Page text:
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Dedication of fallen firefighter’s firehouse plague draws tears, praise and memories

2019-09-09

His plague isn’t quite ready, but the name of Firefighter John R. Elges of Ladder Company 134 is already etched on a work table at the Queens firehouse where he was revered.

On Monday, Elges, who died Sept. 15, 2018, of a 9/11-related cancer, was honored at a dedication ceremony for the plaque that’ll be installed at the Far Rockaway firehouse.

“The day of 9/11, we would always watch the names," recalled his widow, Nuala Elges. "And we always had an extra long hug on that day because I was just so glad that he was here with me. Not knowing that he was really dying.”

Her grief is still fresh almost a year on.

“When he died it was just—I mean, we all stick together, but we’re missing the most important element. He was the glue," she said.

Elges, father of four and grandfather of seven, was diagnosed with cancer five years before his death, his wife said. He was due to start radiation therapy the Monday after he died.

“When he got sick, he was so brave," she said. "It started off with just the throat cancer, then it went to his lungs and then went to his brain, and that’s what ended up killing him. So quickly that we didn’t even get a chance to say goodbye.”


“When he came back from the pile, he said, ‘No matter where we are in our lives, I need to be in New York for this day,’” she said, her eyes filled with tears.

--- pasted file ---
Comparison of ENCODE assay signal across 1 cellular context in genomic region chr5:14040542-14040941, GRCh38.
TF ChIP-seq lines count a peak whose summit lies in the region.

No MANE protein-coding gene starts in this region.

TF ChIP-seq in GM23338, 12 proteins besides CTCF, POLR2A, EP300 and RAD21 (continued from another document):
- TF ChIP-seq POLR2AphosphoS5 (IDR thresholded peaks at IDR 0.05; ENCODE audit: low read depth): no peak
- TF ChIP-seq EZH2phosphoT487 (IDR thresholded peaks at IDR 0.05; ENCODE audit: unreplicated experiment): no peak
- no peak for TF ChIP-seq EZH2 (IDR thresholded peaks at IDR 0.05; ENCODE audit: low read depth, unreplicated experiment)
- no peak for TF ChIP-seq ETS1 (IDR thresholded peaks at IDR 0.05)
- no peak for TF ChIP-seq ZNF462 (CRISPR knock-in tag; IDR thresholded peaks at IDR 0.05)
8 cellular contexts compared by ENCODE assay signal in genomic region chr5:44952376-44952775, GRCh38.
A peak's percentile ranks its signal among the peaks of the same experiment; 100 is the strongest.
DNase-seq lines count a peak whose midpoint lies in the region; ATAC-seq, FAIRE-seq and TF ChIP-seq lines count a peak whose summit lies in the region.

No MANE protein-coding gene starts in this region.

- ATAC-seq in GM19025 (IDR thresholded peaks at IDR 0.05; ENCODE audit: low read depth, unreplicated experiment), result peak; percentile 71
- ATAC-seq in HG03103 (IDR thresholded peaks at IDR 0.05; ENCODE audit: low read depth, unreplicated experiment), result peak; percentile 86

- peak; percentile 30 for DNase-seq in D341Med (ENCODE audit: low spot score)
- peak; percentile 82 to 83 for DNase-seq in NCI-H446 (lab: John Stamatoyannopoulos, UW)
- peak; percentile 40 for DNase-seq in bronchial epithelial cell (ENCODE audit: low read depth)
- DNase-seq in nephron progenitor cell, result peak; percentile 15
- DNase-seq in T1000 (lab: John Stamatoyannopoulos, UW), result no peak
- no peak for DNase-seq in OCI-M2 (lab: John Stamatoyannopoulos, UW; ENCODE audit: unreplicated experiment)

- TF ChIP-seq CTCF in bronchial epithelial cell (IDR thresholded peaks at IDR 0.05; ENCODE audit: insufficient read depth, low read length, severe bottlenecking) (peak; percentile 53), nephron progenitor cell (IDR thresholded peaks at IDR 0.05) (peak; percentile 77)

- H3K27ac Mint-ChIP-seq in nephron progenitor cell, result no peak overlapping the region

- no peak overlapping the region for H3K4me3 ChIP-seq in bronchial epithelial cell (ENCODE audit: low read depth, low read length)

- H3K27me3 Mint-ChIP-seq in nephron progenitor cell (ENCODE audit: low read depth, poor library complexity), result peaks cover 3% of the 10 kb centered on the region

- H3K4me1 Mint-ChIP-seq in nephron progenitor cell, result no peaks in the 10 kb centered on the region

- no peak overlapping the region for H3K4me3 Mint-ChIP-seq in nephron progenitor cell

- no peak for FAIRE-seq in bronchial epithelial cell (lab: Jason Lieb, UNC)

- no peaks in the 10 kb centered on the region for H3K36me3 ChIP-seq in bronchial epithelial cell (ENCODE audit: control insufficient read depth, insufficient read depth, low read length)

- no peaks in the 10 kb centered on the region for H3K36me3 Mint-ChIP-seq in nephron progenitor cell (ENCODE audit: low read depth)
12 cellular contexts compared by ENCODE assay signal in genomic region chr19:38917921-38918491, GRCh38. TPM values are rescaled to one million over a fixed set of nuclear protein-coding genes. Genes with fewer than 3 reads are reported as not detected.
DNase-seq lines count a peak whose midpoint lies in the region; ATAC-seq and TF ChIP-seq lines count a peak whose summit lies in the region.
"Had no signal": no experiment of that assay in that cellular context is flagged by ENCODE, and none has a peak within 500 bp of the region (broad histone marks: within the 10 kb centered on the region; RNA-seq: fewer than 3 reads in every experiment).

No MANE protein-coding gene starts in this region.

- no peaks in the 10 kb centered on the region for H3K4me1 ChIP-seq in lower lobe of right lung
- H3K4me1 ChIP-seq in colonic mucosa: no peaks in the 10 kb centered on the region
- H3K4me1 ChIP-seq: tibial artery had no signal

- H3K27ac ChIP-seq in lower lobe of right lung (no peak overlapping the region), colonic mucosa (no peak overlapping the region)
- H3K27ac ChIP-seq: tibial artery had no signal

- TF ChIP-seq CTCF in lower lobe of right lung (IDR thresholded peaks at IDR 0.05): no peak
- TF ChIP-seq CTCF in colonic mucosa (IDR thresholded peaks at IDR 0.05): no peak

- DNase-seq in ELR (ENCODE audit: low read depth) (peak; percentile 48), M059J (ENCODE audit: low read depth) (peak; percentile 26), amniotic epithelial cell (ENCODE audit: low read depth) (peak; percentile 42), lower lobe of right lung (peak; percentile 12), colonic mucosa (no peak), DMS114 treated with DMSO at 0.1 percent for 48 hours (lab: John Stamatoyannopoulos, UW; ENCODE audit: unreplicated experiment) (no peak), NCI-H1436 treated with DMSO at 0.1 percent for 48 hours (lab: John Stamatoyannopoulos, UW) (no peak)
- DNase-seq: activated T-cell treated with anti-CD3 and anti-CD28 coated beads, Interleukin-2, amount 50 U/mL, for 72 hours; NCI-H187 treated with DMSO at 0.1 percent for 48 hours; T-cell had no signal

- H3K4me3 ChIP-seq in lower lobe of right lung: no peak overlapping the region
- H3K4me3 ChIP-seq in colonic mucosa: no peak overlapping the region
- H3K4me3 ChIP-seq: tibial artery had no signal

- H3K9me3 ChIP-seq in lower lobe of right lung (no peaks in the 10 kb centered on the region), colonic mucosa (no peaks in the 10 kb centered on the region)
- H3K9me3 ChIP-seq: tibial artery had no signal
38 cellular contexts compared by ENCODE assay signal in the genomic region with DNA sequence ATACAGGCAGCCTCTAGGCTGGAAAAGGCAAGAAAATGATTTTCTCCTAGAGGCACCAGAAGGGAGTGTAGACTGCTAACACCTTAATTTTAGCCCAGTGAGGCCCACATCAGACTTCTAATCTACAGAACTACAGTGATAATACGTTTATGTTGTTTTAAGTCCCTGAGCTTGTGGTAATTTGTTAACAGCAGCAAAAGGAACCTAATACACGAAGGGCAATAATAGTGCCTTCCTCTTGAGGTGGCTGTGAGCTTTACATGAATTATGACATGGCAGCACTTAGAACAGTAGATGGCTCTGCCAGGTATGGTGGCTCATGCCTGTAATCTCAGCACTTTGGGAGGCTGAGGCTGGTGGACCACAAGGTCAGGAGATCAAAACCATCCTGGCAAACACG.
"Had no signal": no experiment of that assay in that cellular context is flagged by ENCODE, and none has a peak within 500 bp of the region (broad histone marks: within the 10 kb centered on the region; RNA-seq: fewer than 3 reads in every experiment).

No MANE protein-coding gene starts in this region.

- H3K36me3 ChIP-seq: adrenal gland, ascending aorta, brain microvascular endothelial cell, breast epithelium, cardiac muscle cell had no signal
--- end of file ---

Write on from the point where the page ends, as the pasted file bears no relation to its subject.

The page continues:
Elges’ widow plans to spend this 9/11 alone. On the one year anniversary of his death, she’s going to hold a gathering in their garden with friends and family and then bury his ashes.

Firefighter Mike Ormiston was exceptionally close with Elges.

“John was a kind, larger-than-life, gentle giant. And he was a teacher," he said.


"First day I walked in the firehouse, he took me under his wing, and now I’m the lead seniority in the house all these years later. Everything he taught, I’ve tried to do with the new guys. He was—he was just a great guy,” he said, starting to cry.

“I truly miss him... Everything that happened with 9/11, we all went, we did our job, we would do it again, but it’s coming back now."

At a ceremony Friday, Elges’ name and 21 others were added to the 9/11 memorial wall.

“The commissioner was right,” Ormiston said. “He said we have to make the wall bigger because we have so many members sick right now.”

Studies have shown first responders exposed to the dust and toxins at Ground Zero have an elevated risk of cancer.

Elges’s son, John Robert Elges III, said the older firefighters at his dad’s firehouse are like uncles to him.

“They all embrace us like he embraced them. To have him up here is just—I got goosebumps thinking about it. You just can’t think of a better honor,” he said.

He said although it was a huge honor to have his dad’s name etched on the 9/11 memorial wall, the firehouse plaque is more special.

“To me, this one’s closer to the heart because of how much he loved this place. How much he loved the guys. This is the one that really gets me.”